- Kingdom of Happiness by Fr. Jeffrey Kirby, STD. To continue the “seeking happiness” theme, Kingdom uses the compass of the Beatitudes to point us toward Jesus and true happiness in our lives. I reviewed this book for Catholic Sistas–look for the official full review on their website soon!
- Thirsting for Prayer by Fr. Jacques Philippe. This book was handed to me by my spiritual director and I know why. Fr. Jacques’ insights are profound and practical, a difficult mix to accomplish, and led me to think of my prayer life in more simple terms. One highlighted sentence I took to heart: “It is not a question of thinking a lot, but of loving a lot…Praying is not first and foremost doing something for God, but primarily accepting his love, letting ourselves be loved by Him.” Whoa. That flips my task-driven, to-do-list mentality on its head!
- Reform Yourself! By Shaun McAfee. I’m working my way through this collection of stories of the saints who stood strong during the age of reformation. Saints Francis de Sales (my favorite!), Teresa of Avila, Philip Neri and others can teach us how to grow in virtue and grace for our own personal reform. Inspirational and useful.
- A Pope and a President by Paul Kengor. I heard about this book through an interview on Catholic radio and I was hooked. I was an intern in Washington, D.C. when Ronald Reagan was President and John Paul II was Pope. I greatly admired both men. This book takes an in-depth look at the paths they took to their leadership roles in the world and how their goal of taking down the communist threat became inextricably intertwined. I’m only one-third through this one and it’s so fascinating that I frequently look up from the pages and offer a “Hey, did you know..?” to anyone in the same room.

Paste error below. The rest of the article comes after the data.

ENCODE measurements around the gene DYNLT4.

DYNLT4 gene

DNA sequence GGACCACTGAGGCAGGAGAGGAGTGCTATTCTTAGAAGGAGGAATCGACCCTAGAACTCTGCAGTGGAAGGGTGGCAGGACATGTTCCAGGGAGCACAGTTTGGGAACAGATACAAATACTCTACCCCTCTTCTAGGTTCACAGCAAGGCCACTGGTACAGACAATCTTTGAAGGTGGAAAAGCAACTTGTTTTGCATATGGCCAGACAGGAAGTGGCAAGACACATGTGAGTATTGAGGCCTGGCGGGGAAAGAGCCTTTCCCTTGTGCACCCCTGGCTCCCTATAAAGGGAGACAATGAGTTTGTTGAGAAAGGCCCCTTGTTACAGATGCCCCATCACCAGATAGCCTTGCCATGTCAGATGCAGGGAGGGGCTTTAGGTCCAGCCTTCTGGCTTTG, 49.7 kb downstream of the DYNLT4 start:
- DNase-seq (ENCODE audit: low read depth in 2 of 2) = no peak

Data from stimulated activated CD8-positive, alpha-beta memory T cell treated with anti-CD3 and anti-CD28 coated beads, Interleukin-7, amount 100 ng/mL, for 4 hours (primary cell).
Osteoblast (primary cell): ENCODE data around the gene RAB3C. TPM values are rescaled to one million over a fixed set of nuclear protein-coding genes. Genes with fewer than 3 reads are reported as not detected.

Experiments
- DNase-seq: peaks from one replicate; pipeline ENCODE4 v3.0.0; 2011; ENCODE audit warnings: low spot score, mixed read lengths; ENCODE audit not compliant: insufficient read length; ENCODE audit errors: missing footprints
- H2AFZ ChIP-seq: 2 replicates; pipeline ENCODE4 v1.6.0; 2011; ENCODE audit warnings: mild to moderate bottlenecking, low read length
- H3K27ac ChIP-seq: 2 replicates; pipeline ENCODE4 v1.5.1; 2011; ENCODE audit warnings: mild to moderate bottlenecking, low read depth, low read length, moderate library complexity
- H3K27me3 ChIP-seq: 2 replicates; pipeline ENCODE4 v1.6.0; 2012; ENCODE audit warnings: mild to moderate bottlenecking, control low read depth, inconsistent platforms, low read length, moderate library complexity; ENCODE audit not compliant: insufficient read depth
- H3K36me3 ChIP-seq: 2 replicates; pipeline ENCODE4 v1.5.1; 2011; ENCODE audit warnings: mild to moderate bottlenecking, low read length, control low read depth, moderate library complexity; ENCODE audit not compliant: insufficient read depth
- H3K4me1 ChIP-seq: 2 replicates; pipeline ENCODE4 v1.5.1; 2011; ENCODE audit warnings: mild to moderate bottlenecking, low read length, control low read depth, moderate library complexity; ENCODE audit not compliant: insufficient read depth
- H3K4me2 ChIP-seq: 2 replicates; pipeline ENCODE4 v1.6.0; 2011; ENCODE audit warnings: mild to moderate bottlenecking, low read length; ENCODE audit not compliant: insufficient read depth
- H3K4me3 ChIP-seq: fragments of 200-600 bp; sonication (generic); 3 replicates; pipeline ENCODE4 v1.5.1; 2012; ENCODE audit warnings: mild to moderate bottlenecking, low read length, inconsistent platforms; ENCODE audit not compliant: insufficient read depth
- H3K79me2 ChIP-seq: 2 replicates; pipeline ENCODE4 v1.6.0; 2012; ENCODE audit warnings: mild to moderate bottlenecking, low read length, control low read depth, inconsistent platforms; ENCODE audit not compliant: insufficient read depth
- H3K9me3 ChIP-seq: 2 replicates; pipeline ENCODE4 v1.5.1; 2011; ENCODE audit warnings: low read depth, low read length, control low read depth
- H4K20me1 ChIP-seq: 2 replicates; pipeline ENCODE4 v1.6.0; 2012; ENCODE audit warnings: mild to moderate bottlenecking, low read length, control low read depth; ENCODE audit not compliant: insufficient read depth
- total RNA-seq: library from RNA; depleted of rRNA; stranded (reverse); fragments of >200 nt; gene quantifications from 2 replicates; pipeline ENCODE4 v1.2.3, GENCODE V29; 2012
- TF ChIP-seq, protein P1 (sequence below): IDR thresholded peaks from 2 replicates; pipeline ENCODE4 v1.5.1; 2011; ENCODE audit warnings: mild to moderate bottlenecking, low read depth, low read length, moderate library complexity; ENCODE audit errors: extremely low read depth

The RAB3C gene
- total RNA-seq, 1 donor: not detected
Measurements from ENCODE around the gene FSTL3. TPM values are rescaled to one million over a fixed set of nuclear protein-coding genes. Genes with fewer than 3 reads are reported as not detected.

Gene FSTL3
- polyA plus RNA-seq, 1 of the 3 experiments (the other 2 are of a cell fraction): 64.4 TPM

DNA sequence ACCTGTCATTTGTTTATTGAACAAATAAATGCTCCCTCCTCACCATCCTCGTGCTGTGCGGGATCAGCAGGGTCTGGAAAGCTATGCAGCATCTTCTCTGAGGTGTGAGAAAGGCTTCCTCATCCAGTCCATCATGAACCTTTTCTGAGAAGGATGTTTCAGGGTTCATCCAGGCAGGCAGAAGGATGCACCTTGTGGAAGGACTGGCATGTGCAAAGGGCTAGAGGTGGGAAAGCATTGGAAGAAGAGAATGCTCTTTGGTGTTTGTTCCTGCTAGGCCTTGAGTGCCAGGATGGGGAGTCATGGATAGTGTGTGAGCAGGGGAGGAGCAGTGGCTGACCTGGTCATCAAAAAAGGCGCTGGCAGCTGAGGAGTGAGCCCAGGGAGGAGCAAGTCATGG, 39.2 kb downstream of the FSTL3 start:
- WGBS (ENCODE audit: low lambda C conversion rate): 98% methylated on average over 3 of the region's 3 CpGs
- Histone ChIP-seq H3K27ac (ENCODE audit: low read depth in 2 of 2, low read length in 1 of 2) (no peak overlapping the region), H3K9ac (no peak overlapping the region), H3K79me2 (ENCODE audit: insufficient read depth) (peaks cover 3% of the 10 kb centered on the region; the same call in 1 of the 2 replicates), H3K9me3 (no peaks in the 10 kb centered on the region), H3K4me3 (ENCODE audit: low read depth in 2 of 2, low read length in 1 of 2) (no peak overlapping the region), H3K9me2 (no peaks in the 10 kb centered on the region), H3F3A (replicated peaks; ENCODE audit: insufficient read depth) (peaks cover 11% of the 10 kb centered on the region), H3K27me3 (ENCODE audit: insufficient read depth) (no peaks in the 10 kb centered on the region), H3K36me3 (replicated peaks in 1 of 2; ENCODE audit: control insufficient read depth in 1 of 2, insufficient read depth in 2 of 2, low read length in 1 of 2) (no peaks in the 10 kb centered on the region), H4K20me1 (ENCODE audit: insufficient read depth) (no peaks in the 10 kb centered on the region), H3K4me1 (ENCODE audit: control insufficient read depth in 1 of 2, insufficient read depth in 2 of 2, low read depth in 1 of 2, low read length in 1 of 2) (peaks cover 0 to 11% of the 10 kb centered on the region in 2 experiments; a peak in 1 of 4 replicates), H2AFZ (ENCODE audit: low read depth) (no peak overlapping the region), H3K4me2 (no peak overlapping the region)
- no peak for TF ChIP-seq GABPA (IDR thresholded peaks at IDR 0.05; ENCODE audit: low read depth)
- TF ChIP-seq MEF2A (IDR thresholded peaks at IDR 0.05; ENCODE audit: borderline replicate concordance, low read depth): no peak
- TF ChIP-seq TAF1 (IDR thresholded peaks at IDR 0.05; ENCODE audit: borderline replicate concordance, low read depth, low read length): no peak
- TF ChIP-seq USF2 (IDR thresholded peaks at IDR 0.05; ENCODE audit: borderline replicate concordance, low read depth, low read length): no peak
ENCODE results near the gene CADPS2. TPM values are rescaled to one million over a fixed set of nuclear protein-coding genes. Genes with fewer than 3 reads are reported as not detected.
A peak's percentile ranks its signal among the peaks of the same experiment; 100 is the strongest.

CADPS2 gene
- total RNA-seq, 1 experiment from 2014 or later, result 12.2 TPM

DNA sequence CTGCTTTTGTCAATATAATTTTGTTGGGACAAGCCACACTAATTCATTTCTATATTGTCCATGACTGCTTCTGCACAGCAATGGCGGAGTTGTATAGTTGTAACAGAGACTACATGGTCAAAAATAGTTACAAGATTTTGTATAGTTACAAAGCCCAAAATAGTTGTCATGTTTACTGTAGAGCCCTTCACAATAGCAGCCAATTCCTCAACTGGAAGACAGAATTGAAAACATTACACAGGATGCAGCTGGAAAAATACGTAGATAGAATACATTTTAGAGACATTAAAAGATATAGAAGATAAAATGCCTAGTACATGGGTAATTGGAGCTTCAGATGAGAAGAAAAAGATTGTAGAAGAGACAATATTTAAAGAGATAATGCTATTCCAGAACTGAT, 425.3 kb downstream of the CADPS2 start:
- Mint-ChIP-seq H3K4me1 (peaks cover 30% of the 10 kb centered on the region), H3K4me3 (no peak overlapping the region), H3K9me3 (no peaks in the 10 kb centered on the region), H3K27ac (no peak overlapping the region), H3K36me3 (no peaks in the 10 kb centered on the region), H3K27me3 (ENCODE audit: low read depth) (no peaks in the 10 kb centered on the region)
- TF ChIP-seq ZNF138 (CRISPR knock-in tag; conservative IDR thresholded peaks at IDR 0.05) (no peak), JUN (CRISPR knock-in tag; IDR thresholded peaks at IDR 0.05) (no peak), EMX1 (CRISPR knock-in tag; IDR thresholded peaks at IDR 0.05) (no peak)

There are a few others on my Kindle, including a G.K. Chesterton gem, that I pull out on occasion and sample from too.
On deck are these enticing titles:
- Thrift Store Saints by Jane Knuth
- Leaping by Brian Doyle
- Strangers in a Strange Land by Archbishop Charles Chaput
- Fulfilled by Sonja Corbitt
- Saint Mary Magdalene by Fr. Sean Davidson
I will keep you “posted” on my progress!
Do you have any book recommendations for me?
It never fails.
Whenever I am in need, or can’t figure out something, or have to make an important decision, I try to first offer my question to God. It could be composed in my prayer journal. It could be in the form of a petition during Mass. Or it could be whispered in the dark of a sleepless night. But no matter what the question or quandary, I hear the same answer loud and clear from Him lately: “More of Me.”